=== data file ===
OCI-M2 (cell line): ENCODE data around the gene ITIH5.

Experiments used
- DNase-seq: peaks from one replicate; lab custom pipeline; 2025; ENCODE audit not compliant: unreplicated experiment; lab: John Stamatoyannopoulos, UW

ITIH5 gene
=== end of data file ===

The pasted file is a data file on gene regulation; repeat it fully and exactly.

OCI-M2 (cell line): ENCODE data around the gene ITIH5.

Experiments used
- DNase-seq: peaks from one replicate; lab custom pipeline; 2025; ENCODE audit not compliant: unreplicated experiment; lab: John Stamatoyannopoulos, UW

ITIH5 gene